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Texas uses the term conservatorship to describe the rights, responsibilities and duties of parents in raising their children. This term also describes what most people think of as “custody.” Conservatorship or custody does not define the amount of time each parent will have with the child. It only addresses the legal rights and duties of the parents. When the parents are married to each other, and no prior court orders exist, each parent has equal rights to the child. This means that if one parent wants to move out and take the child, that parent has the right to do so. The police will not get involved without a court order. This remains the case until a court order establishes the rights and duties of each parent, determines which parent the child will primarily reside with, and when each parent shall have possession of the child. This can be done through a divorce action or through a separate suit affecting the parent child relationship.

In Texas there are two kinds of conservatorship:

  •  sole managing conservatorship; and

  •  joint managing conservatorship.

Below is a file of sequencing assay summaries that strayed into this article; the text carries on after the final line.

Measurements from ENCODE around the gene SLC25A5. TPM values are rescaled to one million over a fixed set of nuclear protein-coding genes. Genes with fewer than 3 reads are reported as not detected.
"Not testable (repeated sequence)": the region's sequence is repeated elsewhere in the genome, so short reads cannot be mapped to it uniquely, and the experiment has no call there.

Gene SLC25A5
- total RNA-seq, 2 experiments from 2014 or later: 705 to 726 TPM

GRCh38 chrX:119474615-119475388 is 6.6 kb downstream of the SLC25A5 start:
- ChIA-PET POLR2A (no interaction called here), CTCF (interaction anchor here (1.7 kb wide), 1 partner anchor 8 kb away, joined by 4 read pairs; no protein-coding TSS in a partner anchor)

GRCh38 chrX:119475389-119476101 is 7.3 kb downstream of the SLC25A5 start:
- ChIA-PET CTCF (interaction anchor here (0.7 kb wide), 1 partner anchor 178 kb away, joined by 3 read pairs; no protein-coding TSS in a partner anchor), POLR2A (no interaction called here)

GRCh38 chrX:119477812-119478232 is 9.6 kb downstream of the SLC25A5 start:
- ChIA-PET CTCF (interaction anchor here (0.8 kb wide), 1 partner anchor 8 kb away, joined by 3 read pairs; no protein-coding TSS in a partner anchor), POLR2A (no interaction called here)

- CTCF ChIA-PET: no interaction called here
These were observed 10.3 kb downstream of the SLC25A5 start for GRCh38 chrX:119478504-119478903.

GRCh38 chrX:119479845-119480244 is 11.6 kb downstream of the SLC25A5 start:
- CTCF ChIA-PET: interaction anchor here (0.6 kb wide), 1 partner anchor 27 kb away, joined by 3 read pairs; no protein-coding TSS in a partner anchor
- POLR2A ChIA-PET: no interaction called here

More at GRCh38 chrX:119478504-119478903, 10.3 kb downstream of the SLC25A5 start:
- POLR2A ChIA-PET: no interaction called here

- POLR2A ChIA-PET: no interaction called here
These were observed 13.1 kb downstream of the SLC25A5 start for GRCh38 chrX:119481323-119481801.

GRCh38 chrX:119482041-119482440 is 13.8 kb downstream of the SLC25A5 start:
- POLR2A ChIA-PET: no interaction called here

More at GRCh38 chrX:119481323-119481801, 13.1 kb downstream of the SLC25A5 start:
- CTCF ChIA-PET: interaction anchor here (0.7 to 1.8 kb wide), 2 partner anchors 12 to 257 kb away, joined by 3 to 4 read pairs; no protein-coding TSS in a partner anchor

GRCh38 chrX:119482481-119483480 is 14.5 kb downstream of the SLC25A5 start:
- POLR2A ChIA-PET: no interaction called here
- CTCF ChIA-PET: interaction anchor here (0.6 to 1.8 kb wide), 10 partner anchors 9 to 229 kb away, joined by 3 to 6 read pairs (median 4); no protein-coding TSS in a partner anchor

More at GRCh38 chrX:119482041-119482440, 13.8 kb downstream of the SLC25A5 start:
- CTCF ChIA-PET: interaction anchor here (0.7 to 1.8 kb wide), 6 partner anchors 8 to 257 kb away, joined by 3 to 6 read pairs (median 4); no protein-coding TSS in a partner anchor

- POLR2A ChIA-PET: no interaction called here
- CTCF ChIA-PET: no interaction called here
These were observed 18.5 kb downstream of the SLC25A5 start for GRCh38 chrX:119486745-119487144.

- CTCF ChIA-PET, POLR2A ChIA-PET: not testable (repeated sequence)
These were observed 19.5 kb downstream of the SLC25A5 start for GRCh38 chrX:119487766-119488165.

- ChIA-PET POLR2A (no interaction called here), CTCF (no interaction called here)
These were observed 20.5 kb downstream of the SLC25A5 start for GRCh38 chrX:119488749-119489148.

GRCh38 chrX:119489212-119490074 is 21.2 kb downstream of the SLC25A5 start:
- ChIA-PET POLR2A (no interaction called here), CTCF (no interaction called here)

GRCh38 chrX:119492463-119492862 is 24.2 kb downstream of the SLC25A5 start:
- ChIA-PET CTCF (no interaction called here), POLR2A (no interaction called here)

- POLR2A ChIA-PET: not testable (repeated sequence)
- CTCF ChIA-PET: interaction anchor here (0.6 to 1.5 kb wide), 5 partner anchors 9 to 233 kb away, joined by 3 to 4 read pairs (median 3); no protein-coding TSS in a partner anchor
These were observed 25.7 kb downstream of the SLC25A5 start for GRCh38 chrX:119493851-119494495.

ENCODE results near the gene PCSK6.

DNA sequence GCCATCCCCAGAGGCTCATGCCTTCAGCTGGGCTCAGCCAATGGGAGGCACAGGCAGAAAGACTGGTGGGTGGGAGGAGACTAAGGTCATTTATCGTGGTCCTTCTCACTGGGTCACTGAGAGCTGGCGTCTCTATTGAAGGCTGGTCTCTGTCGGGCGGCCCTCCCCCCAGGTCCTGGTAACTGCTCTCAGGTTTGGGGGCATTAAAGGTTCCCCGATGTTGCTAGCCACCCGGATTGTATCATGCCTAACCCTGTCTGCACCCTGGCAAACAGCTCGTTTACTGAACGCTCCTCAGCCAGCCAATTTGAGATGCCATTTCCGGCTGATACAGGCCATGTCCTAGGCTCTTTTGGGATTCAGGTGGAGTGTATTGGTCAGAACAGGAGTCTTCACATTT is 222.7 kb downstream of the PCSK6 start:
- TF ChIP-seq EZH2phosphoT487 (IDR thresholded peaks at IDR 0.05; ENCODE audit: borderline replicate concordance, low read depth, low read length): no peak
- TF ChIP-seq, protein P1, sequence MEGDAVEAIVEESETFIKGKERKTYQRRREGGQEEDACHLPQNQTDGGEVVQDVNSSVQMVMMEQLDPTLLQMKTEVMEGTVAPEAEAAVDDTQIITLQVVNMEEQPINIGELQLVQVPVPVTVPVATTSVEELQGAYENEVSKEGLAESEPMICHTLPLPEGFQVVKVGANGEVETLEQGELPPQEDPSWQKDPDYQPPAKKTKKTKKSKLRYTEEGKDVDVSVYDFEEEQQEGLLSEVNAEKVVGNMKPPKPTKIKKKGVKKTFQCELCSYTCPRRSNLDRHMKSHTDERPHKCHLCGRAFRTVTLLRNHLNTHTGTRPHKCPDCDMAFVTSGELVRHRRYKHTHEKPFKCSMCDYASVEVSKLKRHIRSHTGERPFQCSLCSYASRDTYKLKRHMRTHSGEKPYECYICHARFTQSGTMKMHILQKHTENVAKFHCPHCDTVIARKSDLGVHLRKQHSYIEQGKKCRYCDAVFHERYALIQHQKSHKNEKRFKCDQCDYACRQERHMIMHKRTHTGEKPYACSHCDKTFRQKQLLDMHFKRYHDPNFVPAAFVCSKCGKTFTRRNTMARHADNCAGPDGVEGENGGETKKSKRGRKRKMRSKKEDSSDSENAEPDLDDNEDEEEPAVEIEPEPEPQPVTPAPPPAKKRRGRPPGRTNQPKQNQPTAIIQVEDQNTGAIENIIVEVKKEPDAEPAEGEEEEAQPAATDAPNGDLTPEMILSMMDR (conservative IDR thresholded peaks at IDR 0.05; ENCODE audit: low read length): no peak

The presumption is that joint managing conservatorship is in the best interest of the child. However, the court will consider many factors in deciding which type of conservatorship is appropriate. The “best interest of the child” is always the court's primary concern. The court is not allowed to discriminate against a parent because of sex or marital status. All factors surrounding the child's life may be relevant to determine what is in the child's best interest, including if there has been a history of violence between the parents or violence against the child. If the court finds credible evidence of a history or pattern of family violence, the court is not allowed to appoint the parent who committed the violence as a joint managing conservator, nor should the court appoint that parent as a sole managing conservator. Evidence of family violence may include testimony by the parent who was the victim, witnesses to the violence, pictures, doctors or hospital records, or counseling records or the issuance of a protective order against a parent.